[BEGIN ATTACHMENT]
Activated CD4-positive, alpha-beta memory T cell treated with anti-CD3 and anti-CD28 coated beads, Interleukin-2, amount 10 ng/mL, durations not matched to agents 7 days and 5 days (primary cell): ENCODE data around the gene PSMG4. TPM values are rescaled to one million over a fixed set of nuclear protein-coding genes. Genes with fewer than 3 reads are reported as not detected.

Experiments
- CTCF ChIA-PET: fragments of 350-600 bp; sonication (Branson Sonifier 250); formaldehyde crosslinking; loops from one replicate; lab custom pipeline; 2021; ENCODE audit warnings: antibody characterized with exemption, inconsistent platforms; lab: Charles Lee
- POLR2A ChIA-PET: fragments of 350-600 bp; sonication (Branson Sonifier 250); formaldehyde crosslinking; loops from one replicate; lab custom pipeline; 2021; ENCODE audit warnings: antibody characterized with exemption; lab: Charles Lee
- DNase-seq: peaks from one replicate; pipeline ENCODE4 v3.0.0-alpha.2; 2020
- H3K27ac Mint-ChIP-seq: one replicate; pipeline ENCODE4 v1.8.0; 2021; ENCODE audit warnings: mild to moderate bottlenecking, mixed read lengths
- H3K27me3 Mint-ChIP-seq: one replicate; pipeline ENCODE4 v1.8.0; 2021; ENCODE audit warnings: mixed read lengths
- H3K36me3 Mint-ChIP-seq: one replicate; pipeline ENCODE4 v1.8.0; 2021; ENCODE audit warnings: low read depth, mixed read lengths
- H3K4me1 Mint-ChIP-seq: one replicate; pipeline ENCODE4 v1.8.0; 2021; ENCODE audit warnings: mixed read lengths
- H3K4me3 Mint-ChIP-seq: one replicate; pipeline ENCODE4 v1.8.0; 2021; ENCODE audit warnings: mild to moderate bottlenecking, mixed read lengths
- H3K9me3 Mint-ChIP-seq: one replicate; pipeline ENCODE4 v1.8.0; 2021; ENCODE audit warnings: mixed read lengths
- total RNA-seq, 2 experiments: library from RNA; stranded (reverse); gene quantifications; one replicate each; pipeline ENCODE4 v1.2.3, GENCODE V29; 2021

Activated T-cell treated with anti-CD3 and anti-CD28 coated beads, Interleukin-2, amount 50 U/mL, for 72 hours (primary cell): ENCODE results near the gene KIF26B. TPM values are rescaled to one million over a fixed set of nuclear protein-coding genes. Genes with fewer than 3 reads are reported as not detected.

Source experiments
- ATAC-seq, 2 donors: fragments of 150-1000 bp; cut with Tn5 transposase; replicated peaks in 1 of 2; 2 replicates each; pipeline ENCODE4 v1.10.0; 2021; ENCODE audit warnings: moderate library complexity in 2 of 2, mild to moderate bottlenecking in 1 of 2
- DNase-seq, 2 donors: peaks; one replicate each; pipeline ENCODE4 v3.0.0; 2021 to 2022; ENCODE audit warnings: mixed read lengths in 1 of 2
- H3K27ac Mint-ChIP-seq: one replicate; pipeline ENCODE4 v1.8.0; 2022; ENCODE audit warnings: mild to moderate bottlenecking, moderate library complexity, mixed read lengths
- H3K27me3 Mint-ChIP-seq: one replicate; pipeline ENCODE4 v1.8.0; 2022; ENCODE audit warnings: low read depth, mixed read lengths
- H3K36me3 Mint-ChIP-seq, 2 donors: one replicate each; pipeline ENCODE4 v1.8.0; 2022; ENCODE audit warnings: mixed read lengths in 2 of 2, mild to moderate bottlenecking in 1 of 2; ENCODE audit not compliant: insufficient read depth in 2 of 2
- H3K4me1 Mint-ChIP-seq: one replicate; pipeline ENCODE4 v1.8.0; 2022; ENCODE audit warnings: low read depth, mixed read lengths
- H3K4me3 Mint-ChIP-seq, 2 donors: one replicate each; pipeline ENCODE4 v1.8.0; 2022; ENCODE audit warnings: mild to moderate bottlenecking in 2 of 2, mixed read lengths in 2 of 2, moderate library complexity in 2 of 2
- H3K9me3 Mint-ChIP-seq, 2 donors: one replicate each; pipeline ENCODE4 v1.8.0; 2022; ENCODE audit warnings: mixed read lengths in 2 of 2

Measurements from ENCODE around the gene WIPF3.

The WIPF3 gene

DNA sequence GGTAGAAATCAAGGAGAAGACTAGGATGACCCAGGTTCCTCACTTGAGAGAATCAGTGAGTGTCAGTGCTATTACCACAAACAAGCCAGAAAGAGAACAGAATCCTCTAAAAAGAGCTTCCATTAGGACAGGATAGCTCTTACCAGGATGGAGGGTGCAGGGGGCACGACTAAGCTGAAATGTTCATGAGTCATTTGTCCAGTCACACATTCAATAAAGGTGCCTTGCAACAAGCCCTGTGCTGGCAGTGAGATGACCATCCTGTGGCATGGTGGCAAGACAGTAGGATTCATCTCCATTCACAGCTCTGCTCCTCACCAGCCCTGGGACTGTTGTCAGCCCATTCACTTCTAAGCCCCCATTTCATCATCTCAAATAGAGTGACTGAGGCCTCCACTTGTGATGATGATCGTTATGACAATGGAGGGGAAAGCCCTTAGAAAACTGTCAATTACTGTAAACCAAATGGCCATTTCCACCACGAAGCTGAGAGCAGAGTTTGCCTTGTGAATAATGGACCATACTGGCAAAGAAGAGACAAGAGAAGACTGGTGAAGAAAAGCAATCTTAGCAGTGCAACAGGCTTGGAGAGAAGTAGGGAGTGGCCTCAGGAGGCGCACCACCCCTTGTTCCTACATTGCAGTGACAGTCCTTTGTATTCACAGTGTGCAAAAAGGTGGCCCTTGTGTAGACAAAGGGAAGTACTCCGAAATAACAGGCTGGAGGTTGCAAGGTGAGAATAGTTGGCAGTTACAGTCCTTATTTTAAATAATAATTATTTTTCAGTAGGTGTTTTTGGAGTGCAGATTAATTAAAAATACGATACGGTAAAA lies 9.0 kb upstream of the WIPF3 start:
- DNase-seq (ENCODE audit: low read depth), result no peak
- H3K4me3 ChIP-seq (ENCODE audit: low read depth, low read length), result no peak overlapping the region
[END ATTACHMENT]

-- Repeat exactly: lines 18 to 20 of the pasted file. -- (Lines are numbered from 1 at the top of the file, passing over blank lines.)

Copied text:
- H3K27me3 Mint-ChIP-seq: one replicate; pipeline ENCODE4 v1.8.0; 2022; ENCODE audit warnings: low read depth, mixed read lengths
- H3K36me3 Mint-ChIP-seq, 2 donors: one replicate each; pipeline ENCODE4 v1.8.0; 2022; ENCODE audit warnings: mixed read lengths in 2 of 2, mild to moderate bottlenecking in 1 of 2; ENCODE audit not compliant: insufficient read depth in 2 of 2
- H3K4me1 Mint-ChIP-seq: one replicate; pipeline ENCODE4 v1.8.0; 2022; ENCODE audit warnings: low read depth, mixed read lengths